Wednesday, August 16, 2006

Almost Poetry Thursday

I'm posting early for Poetry Thursday this week (though not very early), because we are leaving around 7 in the morning for about ten days' holiday. And this week's completely and totally optional prompt is: whatever you like. (I'm not sure what it would mean to ignore the prompt this week!).

I realised that since I don't write a new poem every week, if I continue posting my own work I will run out. So this week I decided to post a poem I remembered from my childhood. My first ever book of poetry was "The Golden Book of Poetry". The poems in that book probably had authors, and they were probably named (the ones that weren't "anonymous") but I don't remember them. The first book of poetry that made me aware that poems had authors was "A Child's Garden of Verse" by Robert Louis Stevenson. I enjoyed all the poems in that book, but one I remember in particular is "Where Go the Boats". It is about a child playing by a river, and there wasn't a river in my childhood, but there was a beach. We spent very considerable parts of our summers, and probably time in winter as well, at the beach, which was within walking distance of our house. Today's children might not consider it a reasonable walking distance, but we did. So this poem resonated with the part of me that loved to play by the water, and with the part of all of us that loves the idea of a "message in a bottle" and of an unseen connection with faraway people.

Where Go the Boats?
Dark brown is the river.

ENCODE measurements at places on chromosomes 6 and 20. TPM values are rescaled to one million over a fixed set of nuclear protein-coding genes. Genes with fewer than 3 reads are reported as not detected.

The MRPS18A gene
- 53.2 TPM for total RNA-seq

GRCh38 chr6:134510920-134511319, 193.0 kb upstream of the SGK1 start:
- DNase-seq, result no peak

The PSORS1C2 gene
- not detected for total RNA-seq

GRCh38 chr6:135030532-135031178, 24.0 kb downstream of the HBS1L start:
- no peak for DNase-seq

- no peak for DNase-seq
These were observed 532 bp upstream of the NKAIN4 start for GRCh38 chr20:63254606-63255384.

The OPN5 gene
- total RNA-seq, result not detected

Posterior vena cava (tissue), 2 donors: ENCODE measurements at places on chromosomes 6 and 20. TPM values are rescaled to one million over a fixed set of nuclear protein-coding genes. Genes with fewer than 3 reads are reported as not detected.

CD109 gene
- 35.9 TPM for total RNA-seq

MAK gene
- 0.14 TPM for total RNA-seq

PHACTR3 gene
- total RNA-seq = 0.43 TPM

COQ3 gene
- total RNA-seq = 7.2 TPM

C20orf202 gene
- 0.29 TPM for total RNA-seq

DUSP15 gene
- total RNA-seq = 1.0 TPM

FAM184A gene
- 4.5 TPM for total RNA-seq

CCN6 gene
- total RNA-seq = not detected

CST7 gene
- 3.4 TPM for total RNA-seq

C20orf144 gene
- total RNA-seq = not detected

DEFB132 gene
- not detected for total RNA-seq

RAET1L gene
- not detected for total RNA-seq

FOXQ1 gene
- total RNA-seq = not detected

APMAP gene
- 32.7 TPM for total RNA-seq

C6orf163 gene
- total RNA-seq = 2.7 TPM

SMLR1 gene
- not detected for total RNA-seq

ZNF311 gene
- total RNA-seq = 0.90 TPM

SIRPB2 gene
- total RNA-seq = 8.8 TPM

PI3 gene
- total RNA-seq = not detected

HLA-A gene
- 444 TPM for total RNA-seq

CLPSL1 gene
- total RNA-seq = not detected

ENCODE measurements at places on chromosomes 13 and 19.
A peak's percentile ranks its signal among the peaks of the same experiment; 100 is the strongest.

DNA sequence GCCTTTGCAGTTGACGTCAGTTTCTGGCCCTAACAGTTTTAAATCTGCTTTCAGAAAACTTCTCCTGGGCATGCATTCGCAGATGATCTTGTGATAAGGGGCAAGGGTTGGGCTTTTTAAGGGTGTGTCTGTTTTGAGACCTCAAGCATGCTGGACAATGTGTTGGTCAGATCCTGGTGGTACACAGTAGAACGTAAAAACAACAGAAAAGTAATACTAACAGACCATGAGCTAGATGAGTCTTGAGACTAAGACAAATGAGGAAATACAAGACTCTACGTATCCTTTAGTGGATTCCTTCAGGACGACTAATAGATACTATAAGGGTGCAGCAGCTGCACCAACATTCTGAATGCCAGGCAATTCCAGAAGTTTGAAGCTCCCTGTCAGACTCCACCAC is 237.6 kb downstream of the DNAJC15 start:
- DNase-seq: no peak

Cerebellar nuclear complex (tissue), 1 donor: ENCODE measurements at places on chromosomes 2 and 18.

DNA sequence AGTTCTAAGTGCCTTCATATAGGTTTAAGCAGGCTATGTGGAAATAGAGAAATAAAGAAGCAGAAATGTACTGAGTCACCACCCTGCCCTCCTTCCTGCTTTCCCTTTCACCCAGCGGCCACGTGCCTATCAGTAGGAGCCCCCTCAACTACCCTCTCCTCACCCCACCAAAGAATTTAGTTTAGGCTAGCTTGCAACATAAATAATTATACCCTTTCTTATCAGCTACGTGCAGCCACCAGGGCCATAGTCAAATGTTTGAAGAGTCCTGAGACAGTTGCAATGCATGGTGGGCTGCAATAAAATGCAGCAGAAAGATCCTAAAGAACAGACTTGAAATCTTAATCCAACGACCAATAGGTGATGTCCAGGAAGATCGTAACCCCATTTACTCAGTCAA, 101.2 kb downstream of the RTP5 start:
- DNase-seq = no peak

Golden is the sand.
It flows along for ever,
With trees on either hand.

Green leaves a-floating,
Castles of the foam,
Boats of mine a-boating—
Where will all come home?

On goes the river
And out past the mill,
Away down the valley,
Away down the hill.

Away down the river,
A hundred miles or more,
Other little children
Shall bring my boats ashore

- Robert Louis Stevenson (1850 - 1894)


Dick said...

A Child's Garden of Verses was the book that really introduced me to poetry too. In a recent house move I re-discovered my original copy, complete with its beguiling illustrations, & I was happy to include it in my large collection of poetry books, newly shelved.

Thanks for the memory jog.

twitches said...

I agree with Dick's post; haven't read this in the longest time. Thanks for posting it!

Writing Blind said...

Have a good trip and enjoy your holiday.

bee said...

i always feel so sweetly, sadly inspired when i read his work. i think about his sickly childhood and how much of his writing was about travelling - so many lessons to be learned there.

thank you.

Kay Pere said...

My mother read this poem to me from our "Child Craft" books. Very pleasant memories. Wonderful to read it here, again.


Deb R said...

It's a lovely poem and I can see why you felt a connection with it.

Hope you have a wonderful holiday!

paris parfait said...

As a child, RLS was one of my favourite authors. Lovely poem. By now, you're already on holiday and I hope, having a wonderful time. I'm just back and trying to catch up w/ blogs. "See" you soon!